Fri. Dec 3rd, 2021

FarmersDigest

Yam farmers threatened by seedling cost, export law

3 min read

Yam farmers in the country have continued to express concern over three issues, which according to them, severely affect the nation’s yam economy.
Chairman of the Yam Farmers Association of Nigeria and the chairman, Technical Committee on Nigeria Yam Export Programme, Professor Simon Irtwange, Tuesday told this reporter that yam farmers need about 9.1 million seedlings to meet growing demand for local consumption and export this year.

Irtwange, a yam farmer who is also a Professor of Processing and Storage at the University of Agriculture Makurdi, stressed that there is inadequacy of varieties of yam seedlings to meet the farmers’ needs across the growing belts of the country.

This, he said, was threatening the farming of yam across the country.
Speaking on the 1989 Export Prohibition Act, the professor stressed that the law is inimical to the government agenda of treating agriculture as business rather than development initiative.
The Export (Prohibition) Act, of 16th February, 1989 prohibits absolutely, the exportation of yam tuber along with cassava tuber, maize, rice and beans.
Section 2, subsection 1 of the Act states: “Any person, who takes, causes to be taken, induces any other person to take or attempts to take out of Nigeria any of the goods specified in the schedule to this Act shall be guilty of an offence and liable on conviction to imprisonment for life.”
Subsection 3 also stated that “Any customs officer or other person who aids, counsels, procures, or conspires with any person to commit an offence under this section, shall be guilty of an offence and liable on conviction to the same punishment as prescribed for the offence under subsection (1) of this section.

“Any offence committed under this Act shall be triable by the Federal High Court.”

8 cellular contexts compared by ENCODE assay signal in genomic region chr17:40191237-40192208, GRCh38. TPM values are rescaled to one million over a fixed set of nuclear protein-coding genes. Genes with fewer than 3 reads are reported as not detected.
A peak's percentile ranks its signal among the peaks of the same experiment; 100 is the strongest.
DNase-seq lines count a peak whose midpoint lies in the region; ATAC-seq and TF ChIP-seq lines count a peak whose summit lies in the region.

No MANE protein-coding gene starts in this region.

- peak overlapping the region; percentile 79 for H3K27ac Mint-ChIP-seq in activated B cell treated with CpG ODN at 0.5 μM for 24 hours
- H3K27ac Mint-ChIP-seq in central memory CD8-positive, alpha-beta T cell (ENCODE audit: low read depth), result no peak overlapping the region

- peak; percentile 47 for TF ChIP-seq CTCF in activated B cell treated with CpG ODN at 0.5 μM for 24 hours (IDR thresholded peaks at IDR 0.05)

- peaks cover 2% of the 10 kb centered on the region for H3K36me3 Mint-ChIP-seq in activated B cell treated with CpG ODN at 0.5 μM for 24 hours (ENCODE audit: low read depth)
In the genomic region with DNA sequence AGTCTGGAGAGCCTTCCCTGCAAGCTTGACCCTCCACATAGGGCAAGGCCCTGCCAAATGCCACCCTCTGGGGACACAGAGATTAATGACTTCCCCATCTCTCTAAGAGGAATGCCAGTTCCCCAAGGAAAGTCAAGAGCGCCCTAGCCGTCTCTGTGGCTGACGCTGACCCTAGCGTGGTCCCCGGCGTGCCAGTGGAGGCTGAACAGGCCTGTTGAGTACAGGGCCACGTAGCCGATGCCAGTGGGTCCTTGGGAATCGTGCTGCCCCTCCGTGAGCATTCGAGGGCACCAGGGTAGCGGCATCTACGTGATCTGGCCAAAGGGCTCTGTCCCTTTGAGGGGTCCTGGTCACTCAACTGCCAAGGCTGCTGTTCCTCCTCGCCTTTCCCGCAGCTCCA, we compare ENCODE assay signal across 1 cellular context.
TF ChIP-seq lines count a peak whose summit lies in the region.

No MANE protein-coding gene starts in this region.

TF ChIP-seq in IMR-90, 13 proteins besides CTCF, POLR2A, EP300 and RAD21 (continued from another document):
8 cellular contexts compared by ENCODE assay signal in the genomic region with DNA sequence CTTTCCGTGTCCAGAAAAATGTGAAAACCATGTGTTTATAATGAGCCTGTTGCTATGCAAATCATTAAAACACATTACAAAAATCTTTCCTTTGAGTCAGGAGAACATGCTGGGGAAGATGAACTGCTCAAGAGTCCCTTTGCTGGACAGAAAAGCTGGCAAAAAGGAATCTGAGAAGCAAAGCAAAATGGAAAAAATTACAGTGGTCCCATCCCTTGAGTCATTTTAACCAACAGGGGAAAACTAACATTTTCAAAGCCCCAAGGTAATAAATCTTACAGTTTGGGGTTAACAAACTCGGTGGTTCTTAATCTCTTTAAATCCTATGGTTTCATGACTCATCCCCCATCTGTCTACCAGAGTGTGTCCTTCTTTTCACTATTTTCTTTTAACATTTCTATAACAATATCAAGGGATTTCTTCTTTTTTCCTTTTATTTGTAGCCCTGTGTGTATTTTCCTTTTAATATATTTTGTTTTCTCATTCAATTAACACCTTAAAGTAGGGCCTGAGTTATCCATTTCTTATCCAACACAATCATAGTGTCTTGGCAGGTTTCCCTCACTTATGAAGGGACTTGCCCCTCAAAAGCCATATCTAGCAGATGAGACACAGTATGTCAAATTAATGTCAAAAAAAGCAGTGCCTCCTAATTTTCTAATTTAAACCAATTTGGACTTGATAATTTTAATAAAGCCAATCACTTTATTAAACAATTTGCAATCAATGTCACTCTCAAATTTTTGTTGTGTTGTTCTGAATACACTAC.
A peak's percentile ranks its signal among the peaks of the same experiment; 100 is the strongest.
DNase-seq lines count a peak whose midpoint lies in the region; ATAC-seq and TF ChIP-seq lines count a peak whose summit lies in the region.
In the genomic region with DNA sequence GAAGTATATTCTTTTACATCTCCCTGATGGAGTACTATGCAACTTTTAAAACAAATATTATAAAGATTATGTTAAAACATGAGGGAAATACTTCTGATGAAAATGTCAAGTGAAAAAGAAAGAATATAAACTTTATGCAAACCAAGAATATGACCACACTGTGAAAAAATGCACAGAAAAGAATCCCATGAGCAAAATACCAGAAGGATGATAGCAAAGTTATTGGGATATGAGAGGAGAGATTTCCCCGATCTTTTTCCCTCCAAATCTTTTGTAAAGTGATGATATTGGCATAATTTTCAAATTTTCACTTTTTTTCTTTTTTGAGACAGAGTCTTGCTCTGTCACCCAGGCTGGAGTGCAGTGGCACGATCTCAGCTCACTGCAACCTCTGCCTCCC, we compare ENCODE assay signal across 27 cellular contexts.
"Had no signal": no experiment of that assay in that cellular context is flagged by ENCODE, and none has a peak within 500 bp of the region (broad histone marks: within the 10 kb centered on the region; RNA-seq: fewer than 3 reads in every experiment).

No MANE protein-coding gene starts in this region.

Irtwange stressed that this law needs to be repealed if the business of yam farmers and exporters will have legal backing.
Also speaking, Ms Heather Akanni, the Technical Assistant to the Minister of Agriculture and Rural Development, on Quality Control and Standardisation, said the ministry was working with the IITA to upscale different yam varieties specifically designed for export, stressing that some of the local varieties that grow too big might not be suitable for export.

On the Export Prohibition Act, Ms Akani stressed that the process of repealing the law was ongoing at the National Assembly, noting that the nation could not be talking about agriculture as business and at the same time have laws that prohibit export, which will bring more money to farmers.
Emmanuel Michael, a yam farmer whose farm is located in Nasarawa State said the cost of getting yam seedlings was quite high for the smallholder farmers.
According to him, he bought 700 seeds for N49,000 two weeks ago, but the cost went up to N64,000 because of transportation.
Some yam farmers who also spoke with this reporter in Agyaragu, a town known for yam farming located along Lafia-Makurdi road said many yam farmers were yet to recover from the farmers-herders crisis, which severely affected yam production in the region.

On researches, the International Institute for Tropical Agriculture said there is “ongoing research that includes improving protocols for rapid mass propagation using seed yam, mini sett technology, aeroponics, and temporary immersion bioreactors” that would advance yam cultivation in the country.

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